Based on this principle, a new spring‑loaded AutoDetect syringe Episure™ was designed by Indigo Orb, Inc., Santa Clara, CA, USA. EAS, is a new LOR syringe with an internal compression spring that applies constant pressure on the plunger [Figure]. This obviates the need to apply pressure on plunger, allowing operator to use both hands while continuously advancing the epidural needle. The plunger automatically depresses when needle enters epidural space, providing an objective, visual confirmation of LOR, as opposed to subjective “feel” required with standard LOR syringes. These advantages may help the resident anaesthesiologist to achieve higher success rate in identifying the epidural space.
  In an observational pilot study, the use of the device was reported to confer increased success in epidural space identification, primarily with resident anaesthesiologists.
  EpisureTM AutoDetect Trainer Video
  Ref :
  Joseph EJ, Pachaimuthu E, Arokyamuthu V, Muthukrishnan M, Kannan DK, Dhanalakshmi B. Comparative study of Episure™ AutoDetect™ syringe versus glass syringe for identification of epidural space in lower thoracic epidural. Indian J Anaesth [serial online] 2015 [cited 2015 Jul 23];59:406-10.
  Available from:
  Perineural Versus Intraneural Injections
  Perineural Versus Intraneural Injections for Regional Anesthesia
  Xavier Sala-Blanch, MD et al
  Before ultrasound-guided regional anesthesia (UGRA), little information was available on the location of the needle necessary to accomplish successful and safe nerve blockade. This lack of information is because localization techniques without ultrasound guidance depend on an indirect assessment of needle location, such as electrical current intensity or patient reports of paresthesias (needle-nerve contact). The introduction of UGRA has allowed for greater precision of needle placement and deposition of local anesthetics (LA), and has helped in our understanding of many aspects of peripheral nerve block (PNB).
  For instance, although nerve stimulation was thought to decrease the risk of needle-nerve contact, an evoked motor response during low-intensity currents (eg, <0.5mA; 0.1msec) with nerve stimulator-guided nerve localization seems to commonly result only after the needle enters the epineurium of the nerve.
  Several recently published clinical reports document the inadvertent intraneural placement of the needle and subsequent injection of LA without clinically apparent neurological injury.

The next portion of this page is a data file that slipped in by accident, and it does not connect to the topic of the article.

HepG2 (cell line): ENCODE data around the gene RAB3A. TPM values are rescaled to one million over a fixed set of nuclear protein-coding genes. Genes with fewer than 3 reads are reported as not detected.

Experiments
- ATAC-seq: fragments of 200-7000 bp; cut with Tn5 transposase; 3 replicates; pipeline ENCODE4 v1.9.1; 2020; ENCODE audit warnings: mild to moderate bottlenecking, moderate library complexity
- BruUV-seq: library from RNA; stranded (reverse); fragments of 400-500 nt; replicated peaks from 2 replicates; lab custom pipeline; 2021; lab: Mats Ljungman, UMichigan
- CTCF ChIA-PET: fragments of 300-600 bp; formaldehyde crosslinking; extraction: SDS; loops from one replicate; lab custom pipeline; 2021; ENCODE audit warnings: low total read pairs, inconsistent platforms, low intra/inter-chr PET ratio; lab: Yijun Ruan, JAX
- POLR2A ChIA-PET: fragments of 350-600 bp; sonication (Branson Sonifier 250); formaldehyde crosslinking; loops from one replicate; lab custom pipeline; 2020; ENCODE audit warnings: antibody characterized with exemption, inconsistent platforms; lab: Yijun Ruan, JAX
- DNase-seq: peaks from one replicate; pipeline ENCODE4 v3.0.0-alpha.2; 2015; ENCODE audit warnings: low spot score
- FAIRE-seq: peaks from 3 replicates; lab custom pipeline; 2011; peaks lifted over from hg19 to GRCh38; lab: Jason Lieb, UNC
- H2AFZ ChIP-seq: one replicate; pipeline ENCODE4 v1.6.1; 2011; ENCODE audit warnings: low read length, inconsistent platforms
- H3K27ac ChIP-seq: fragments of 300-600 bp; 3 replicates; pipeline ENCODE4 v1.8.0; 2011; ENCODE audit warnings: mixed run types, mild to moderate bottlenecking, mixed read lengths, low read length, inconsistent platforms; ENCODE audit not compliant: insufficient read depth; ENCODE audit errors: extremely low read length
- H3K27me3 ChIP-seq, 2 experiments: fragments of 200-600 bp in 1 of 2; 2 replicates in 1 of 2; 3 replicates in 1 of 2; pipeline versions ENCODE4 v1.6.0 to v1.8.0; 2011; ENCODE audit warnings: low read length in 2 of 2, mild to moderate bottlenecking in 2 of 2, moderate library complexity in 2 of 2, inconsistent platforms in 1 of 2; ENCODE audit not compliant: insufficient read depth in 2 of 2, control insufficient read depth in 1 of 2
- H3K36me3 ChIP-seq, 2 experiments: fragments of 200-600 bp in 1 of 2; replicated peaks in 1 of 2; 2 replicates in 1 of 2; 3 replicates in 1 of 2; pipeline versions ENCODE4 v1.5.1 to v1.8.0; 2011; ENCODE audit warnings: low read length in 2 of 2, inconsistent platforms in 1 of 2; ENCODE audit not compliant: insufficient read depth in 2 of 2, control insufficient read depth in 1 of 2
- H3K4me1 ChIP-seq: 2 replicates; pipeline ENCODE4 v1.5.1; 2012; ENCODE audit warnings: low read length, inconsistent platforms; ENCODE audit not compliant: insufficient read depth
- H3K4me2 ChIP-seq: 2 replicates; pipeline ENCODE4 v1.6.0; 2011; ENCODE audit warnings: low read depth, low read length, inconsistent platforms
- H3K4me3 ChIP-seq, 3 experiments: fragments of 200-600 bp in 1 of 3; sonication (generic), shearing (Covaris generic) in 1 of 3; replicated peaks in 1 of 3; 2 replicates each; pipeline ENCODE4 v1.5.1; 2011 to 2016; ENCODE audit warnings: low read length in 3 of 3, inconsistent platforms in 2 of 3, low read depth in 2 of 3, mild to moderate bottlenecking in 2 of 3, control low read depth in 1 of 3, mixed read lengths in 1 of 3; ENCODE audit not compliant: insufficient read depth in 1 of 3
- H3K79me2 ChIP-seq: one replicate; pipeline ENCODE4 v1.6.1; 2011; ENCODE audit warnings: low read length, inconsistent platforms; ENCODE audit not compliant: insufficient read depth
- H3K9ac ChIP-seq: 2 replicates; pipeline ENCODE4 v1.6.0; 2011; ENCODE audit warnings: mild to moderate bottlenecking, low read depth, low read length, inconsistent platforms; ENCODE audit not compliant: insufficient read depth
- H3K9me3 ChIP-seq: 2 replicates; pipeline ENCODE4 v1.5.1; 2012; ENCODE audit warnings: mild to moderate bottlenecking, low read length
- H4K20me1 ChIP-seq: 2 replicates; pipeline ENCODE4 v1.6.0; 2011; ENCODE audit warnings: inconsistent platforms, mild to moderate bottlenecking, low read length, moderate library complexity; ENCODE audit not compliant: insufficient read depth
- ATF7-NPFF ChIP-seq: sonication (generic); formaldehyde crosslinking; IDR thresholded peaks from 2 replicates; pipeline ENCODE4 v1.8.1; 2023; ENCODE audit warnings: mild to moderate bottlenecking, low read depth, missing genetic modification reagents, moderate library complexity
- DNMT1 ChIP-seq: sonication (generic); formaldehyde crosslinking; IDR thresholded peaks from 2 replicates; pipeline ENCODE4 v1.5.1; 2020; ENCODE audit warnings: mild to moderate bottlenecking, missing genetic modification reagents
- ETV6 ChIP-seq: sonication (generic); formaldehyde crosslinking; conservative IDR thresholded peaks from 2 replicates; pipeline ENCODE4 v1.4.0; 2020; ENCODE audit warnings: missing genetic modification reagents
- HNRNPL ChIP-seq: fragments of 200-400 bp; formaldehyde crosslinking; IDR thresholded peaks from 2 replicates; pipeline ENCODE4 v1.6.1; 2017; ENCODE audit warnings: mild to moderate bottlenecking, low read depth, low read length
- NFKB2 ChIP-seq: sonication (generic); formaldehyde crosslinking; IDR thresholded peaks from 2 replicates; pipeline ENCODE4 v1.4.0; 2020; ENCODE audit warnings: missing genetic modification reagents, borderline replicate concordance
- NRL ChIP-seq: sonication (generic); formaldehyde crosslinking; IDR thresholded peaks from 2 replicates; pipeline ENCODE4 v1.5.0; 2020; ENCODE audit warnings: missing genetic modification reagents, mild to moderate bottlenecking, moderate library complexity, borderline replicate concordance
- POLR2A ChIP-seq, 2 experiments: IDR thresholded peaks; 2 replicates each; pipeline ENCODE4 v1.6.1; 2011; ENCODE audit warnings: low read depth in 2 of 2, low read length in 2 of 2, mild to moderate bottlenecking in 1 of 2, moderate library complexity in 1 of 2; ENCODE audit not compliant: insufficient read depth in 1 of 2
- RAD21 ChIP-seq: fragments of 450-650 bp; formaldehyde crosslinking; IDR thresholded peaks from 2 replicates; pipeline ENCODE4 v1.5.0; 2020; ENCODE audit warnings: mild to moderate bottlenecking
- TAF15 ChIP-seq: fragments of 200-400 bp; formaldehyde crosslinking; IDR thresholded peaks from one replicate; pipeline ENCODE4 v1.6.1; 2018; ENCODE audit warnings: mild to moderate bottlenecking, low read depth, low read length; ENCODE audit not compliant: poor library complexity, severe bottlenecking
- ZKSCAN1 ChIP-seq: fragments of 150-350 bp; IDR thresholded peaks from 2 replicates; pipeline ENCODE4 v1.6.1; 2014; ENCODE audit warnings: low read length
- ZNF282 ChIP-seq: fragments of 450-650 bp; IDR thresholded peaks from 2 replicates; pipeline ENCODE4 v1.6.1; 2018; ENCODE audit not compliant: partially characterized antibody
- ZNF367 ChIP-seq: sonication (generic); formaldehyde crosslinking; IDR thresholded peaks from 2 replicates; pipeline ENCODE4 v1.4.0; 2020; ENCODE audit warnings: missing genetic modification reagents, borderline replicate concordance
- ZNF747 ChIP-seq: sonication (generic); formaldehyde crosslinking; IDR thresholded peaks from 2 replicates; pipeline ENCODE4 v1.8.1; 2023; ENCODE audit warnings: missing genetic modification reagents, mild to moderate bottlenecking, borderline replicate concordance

Anatomy of the Peripheral Nerve
  Axons are the essential conducting units of peripheral nerves. Axons are surrounded by supporting connective tissue called the endoneurium or endoneural network. With their adjacent endoneurium, axons are protected by a dense layer of cells organized into a surrounding membrane called the perineurium. The perineurium creates both a physical and chemical barrier, which translates into a degree of protection for the peripheral nerve fascicles.
  When fascicles coalesce together into fascicular bundles, they are embedded in the interfascicular epineurium, and bound by joint perineurium. The fascicles, or groups of fascicles, are embedded in a varying degree of protective fibroadipose tissue called the epineurium.
  The epineurium is classified into 2 distinct anatomic structures:
the interfascicular epineurium.
the outer epineurium that both houses the peripheral nerve contents and connects the nerve to the neighboring structures
  An injection that occurs outside the outer epineurium will be referred to as perineural (adjacent to the outer epineurium), whereas an injection within outer epineurium (under the epineural membrane) will be considered intraneural.
  Fig: Histologic anatomy of the peripheral nerve. Fascicles are grouped into fascicular bundles and protected by perineurium. A large amount of epineurium is seen within outer epineurium (gray arrows). Black arrows indicates perineurium; F, nerve fascicles; V, blood vessels.
  An intraneural injection can occur in 2 functionally and distinctly different locations, under the outer epineurium and
Within the interfascicular epineurium (without breaching the fascicle’s perineurium) or